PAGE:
Minkowski's Linear Forms Theorem is often stated about linear forms with real coefficients. However, in Narkiewicz's *Elementary and Analytic Theory of Algebraic Numbers*, the following generalization of Minkowski's Linear Forms Theorem is stated (the theorem is actually stated for a general lattice in real space, but I'm only interested in the case where the lattice is $\mathbb{Z}^N$):

Let $U = \{ L_j(x_1, \ldots, x_N) = \sum_{i=1}^N a_{ij} x_i \mid 1 \leq j \leq N \}$ be a system of $N$ linear forms with complex coefficients satisfying the following condition: if $L_j \in U$, then the conjugate form, $\overline{L_j} \in U$. Let $M = [a_{jk}]_{1\leq j,k \leq N}$. Let $\epsilon_1, \ldots, \epsilon_N \in \mathbb{R}^+$ such that $\prod_{i=1}^N \epsilon_i \geq | \det M |$ and $L_i = \overline{L_j}$ implies $\epsilon_i = \epsilon_j$. Then there exists a nonzero point $(x_1, \ldots, x_n) \in \mathbb{Z}^N$ such that $|L_j(x_1,\ldots,x_N)| \leq \epsilon_j$ for each $1 \leq j \leq N$ with strict inequality holding for all but one $j$.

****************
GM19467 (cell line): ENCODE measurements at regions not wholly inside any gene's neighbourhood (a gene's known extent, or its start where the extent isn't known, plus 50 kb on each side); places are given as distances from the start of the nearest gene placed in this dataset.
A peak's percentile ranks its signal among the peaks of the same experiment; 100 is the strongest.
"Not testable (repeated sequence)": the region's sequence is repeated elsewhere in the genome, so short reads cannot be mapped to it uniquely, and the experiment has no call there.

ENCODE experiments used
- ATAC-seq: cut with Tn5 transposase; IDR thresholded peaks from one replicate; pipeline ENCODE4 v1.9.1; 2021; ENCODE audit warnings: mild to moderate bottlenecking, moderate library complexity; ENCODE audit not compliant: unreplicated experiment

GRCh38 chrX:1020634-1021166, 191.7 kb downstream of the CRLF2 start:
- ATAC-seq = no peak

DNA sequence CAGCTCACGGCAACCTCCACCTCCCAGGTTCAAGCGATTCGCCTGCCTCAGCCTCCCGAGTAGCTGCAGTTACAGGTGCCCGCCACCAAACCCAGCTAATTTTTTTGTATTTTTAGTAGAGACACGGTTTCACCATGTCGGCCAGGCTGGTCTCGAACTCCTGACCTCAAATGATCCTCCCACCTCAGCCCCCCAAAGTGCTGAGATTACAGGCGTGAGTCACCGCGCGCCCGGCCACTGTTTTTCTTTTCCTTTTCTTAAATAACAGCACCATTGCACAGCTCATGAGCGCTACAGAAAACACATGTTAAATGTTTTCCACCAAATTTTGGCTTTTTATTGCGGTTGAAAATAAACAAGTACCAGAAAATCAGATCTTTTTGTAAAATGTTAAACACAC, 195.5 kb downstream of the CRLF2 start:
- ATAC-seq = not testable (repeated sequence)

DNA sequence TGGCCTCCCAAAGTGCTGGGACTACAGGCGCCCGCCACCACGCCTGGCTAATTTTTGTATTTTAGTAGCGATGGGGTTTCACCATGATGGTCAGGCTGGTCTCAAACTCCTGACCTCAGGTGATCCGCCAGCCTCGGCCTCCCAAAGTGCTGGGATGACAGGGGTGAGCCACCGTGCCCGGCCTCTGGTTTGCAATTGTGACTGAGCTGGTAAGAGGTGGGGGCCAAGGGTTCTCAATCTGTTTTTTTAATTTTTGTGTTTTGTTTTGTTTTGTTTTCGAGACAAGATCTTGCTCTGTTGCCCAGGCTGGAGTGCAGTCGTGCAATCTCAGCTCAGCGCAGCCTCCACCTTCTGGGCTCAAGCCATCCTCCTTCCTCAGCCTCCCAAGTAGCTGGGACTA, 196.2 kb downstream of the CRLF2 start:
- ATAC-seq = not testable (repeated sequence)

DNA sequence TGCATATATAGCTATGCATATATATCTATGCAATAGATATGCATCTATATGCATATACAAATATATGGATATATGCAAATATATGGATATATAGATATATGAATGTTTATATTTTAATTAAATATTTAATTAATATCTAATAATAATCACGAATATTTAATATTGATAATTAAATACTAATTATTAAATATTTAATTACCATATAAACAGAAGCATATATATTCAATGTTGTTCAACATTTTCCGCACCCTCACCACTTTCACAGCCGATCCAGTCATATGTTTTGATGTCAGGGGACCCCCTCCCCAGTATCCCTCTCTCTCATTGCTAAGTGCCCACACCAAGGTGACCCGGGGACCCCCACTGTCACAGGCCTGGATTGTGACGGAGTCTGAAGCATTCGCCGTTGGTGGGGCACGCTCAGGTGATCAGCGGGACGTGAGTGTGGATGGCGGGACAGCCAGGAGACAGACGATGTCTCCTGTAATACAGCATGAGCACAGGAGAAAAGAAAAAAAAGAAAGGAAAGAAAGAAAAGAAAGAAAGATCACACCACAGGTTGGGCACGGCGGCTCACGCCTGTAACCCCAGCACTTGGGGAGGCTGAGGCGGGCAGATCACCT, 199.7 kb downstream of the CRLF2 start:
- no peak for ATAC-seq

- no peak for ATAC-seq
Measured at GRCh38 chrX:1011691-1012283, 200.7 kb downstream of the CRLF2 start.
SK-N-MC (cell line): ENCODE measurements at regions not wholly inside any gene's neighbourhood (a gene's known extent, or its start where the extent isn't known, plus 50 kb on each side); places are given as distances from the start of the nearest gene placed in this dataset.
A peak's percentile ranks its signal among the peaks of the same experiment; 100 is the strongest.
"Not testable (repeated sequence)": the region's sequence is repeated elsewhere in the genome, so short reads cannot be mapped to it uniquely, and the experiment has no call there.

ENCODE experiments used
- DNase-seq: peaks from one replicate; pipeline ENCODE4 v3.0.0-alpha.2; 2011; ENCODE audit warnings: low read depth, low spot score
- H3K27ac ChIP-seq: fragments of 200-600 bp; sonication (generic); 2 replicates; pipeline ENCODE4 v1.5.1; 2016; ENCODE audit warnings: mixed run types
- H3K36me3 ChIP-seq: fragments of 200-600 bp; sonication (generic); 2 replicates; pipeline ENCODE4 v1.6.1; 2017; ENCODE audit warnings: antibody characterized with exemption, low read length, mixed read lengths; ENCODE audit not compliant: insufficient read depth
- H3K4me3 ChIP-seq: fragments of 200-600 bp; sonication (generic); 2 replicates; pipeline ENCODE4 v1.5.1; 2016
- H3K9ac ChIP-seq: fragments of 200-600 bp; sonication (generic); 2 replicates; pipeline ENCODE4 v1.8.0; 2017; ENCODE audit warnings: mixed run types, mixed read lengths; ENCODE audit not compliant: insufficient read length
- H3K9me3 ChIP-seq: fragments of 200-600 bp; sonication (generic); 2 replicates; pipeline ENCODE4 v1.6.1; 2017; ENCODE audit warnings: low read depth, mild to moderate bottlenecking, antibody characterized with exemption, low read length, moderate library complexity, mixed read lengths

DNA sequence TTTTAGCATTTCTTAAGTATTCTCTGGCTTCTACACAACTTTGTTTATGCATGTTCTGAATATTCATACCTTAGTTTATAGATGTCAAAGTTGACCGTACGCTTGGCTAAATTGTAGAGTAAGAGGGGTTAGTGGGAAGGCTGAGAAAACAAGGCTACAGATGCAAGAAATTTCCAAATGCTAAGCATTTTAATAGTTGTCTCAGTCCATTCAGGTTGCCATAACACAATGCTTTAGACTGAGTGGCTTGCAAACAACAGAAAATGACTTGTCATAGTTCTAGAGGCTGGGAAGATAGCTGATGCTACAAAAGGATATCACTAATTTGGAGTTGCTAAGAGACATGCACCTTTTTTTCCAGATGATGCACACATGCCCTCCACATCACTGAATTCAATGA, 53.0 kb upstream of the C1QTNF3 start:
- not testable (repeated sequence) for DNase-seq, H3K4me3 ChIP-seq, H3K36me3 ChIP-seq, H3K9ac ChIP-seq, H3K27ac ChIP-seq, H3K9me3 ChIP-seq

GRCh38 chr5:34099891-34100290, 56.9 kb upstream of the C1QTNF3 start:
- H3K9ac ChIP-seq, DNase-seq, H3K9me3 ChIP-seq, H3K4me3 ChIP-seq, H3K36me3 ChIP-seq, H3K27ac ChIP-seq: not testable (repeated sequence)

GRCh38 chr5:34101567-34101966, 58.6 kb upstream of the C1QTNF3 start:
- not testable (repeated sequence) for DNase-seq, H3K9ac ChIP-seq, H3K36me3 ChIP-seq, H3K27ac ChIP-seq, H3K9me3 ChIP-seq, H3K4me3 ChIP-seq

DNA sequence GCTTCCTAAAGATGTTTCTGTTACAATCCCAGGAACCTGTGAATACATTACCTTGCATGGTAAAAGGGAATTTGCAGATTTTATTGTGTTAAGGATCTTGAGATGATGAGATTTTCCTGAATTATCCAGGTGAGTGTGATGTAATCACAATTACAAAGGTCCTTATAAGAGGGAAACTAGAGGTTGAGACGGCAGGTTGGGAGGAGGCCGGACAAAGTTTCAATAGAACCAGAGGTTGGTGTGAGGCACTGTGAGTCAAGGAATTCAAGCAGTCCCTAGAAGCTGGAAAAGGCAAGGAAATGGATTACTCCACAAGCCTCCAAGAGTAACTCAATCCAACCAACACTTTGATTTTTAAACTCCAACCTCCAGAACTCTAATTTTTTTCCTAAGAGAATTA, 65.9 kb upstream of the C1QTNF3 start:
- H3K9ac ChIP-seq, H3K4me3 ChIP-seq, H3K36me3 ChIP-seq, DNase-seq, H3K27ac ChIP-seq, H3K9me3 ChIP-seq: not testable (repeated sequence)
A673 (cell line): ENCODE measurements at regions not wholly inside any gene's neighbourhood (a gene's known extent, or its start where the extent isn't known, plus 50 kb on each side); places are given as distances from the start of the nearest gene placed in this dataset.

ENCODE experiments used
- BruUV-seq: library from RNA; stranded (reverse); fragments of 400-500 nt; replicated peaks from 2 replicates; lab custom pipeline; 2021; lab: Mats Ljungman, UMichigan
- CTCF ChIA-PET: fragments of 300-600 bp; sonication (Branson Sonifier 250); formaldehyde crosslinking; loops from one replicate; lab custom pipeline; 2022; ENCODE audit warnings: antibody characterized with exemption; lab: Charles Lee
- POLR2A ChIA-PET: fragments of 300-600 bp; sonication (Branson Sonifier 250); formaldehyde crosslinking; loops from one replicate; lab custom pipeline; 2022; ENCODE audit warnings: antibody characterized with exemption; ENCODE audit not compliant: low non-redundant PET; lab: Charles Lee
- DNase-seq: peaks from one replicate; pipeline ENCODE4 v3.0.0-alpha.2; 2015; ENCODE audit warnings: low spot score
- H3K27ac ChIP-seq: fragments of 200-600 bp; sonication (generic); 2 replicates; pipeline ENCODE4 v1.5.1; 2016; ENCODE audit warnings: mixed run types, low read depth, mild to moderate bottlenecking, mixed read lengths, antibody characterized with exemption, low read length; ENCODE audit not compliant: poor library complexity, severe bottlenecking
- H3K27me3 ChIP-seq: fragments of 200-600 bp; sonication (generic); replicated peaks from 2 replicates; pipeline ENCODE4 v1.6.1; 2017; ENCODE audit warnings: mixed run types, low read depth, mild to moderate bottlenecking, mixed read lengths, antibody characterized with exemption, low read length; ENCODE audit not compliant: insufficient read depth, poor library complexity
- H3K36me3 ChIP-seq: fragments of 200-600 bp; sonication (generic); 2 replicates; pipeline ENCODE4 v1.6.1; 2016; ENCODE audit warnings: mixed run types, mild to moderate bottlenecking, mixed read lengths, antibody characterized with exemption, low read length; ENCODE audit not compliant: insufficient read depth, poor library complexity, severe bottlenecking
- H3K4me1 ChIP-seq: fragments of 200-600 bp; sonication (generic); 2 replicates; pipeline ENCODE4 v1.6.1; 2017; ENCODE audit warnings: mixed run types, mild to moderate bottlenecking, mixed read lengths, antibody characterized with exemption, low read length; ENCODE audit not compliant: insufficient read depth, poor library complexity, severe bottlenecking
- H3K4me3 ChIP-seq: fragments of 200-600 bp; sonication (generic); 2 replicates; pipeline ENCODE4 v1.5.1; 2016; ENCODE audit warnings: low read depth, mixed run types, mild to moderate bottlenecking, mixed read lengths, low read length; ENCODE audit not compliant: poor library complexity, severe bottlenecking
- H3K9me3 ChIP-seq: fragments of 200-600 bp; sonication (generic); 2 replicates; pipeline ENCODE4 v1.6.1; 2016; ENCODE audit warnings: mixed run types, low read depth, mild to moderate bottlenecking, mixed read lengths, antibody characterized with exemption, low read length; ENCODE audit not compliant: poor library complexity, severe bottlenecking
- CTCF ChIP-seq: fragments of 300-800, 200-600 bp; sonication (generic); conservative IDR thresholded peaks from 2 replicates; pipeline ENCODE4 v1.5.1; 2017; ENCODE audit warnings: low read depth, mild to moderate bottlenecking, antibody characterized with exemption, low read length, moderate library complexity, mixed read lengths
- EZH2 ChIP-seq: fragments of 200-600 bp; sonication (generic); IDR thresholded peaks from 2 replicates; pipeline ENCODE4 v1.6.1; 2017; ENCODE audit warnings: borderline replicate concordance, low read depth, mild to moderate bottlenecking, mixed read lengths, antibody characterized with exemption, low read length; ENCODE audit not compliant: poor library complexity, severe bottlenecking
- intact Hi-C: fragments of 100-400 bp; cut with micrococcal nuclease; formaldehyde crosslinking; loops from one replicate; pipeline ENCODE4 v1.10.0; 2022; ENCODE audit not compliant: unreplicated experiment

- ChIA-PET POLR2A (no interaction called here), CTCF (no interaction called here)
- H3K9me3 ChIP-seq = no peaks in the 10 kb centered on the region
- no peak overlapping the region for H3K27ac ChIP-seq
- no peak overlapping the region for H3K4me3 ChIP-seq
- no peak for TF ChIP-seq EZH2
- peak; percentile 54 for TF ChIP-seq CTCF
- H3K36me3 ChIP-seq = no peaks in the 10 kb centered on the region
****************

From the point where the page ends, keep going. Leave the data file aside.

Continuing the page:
However, instead of providing a proof, Narkiewicz refers to two books by Cassels, both of which only prove the case where the coefficients of the forms are real. The proof of the real version---which uses Minkowski's Convex Body Theorem on $M^{-1} ([-1,1]^N)$---does not easily generalize to the complex version. Does anyone have an idea of how the proof of the generalization might go? I've tried translating the problem to real-space (using the fact that $N$-dimensional complex space is isomorphic to $2N$-dimensional real space), but the set that I want to apply Minkowski's Convex Body Theorem to does not have large enough volume.

EDIT: A proof may appear in the 39th "chapter" in Minkowski's *Geometrie der Zahlen* (on page 113). However, I cannot read German. Does anyone know of an English translation of the work?

Lectures on the theory of algebraic numbers(Theorem 95, pp. 104--105 in the English translation). I can currently access this on Google Books: books.google.com/… $\endgroup$